It gives me pause.

I just talked to her about the Arizona Wildcats basketball team being the Sweet Sixteen, and she is so excited about it. She recalled her years working at the local games, and wants to talk to anyone about the game. She can hold her own with the best of them. She even worked a Super Bowl in Phoenix and was interviewed on local television about her participation. The Dallas Cowboys were playing in the game, and she was and is a Dallas fan.

So…we keep watching with envy, this woman who is pushing through life with pride, determination, and joy. Go mom!

Cheers!

-N

 

 

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No cure for travel bug

I was born into a military family. When I was six months old my father was transferred from Harlingen, Texas to Yuma, Arizona. This began a life of travel for our family, thanks to the US Air Force. It was all I knew and I adapted well to this transient lifestyle. I made easy but not lasting friendships, and I looked forward to the next assignment my father was given.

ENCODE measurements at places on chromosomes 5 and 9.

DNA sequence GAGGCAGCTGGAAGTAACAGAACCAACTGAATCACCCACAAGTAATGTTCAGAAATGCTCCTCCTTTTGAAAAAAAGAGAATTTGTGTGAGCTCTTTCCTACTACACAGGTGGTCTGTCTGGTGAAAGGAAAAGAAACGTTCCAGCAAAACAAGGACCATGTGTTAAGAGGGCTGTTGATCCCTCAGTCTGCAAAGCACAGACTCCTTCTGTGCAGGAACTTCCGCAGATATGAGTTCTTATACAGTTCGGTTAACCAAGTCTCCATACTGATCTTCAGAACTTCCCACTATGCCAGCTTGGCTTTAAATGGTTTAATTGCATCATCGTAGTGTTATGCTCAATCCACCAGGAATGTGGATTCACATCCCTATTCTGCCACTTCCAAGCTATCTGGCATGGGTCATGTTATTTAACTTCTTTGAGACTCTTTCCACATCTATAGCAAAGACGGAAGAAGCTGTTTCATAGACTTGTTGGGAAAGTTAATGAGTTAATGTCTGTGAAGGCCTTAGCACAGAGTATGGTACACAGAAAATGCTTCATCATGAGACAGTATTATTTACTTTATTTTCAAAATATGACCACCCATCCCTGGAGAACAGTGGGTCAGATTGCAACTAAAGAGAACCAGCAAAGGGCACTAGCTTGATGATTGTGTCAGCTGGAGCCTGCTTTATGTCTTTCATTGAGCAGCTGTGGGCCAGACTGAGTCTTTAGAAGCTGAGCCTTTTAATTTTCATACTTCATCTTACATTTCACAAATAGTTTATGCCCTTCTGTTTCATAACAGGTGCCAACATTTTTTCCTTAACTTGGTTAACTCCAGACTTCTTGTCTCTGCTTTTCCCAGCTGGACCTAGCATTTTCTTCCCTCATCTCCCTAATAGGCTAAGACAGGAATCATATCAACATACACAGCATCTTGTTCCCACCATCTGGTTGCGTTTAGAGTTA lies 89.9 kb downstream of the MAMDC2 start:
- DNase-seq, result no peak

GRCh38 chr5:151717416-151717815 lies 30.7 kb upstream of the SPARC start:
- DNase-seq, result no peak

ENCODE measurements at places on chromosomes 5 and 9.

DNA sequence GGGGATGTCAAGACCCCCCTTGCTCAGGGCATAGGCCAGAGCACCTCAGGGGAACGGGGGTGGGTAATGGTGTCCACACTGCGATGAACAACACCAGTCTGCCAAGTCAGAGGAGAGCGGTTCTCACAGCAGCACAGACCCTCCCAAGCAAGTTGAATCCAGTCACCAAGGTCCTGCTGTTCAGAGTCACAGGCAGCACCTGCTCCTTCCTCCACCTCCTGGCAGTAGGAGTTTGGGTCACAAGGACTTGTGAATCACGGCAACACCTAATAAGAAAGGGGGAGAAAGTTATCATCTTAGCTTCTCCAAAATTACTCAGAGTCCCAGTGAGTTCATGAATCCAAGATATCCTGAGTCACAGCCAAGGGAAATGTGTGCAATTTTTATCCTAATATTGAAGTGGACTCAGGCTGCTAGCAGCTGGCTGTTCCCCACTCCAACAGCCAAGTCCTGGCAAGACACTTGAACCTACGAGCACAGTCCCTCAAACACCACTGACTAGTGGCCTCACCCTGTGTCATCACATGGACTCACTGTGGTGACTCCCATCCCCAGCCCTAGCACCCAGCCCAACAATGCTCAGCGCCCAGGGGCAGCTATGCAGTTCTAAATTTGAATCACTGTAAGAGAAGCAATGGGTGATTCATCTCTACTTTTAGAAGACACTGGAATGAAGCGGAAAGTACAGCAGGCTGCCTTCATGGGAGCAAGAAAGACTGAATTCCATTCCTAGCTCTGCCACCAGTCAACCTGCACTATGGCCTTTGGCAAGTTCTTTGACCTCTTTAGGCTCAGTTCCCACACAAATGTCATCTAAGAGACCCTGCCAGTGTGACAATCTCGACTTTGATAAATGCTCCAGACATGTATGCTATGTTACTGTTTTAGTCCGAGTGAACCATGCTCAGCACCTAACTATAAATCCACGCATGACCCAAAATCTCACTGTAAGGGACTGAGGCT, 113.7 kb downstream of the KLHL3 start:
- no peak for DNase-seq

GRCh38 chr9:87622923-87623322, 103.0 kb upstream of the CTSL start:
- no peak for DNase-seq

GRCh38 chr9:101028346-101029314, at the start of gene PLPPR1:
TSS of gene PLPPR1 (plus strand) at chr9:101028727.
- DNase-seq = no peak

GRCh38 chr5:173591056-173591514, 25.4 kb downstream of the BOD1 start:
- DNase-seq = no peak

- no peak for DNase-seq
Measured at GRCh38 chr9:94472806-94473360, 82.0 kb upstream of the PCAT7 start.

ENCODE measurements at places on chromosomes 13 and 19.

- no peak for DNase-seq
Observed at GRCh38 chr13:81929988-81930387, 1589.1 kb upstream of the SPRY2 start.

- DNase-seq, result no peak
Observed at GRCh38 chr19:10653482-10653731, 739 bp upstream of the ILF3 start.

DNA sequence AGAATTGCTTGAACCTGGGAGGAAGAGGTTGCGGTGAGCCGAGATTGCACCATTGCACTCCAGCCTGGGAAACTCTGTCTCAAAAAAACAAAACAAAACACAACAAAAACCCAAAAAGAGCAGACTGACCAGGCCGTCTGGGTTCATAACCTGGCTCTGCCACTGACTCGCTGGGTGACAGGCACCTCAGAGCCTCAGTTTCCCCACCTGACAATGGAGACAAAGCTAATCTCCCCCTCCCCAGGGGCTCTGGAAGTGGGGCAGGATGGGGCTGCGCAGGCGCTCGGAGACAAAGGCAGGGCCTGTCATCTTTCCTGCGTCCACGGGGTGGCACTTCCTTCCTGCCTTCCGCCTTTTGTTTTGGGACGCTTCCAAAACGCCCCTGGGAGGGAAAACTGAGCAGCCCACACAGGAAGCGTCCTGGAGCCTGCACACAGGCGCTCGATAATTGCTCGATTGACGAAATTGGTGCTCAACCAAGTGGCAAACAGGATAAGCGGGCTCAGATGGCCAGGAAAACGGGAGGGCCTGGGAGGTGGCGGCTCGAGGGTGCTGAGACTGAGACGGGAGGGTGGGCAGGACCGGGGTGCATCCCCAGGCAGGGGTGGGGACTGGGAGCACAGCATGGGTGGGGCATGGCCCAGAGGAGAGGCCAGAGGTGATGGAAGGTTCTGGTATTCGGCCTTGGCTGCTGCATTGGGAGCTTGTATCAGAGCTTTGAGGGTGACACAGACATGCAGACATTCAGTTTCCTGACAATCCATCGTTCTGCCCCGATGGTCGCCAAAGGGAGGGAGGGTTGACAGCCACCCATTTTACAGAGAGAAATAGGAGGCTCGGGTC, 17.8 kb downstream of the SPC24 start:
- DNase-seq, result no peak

By the time I started high school in Tucson I had lived in Texas, Florida, Georgia, Arizona, Japan and the Philippines. In 1971 my father retired at Davis-Monthan  AFB in Tucson.

I was not happy about it. My sisters felt very different than I.

2There were so many places I wanted to see, but my dad was done. His retirement after 20+ years was what he wanted. Before his service in the Air Force he had spent active duty in the Navy then post WWII in Navy reserves as a very young man. So to him his military career was completed.

However, I had acquired an incurable case of travel bug.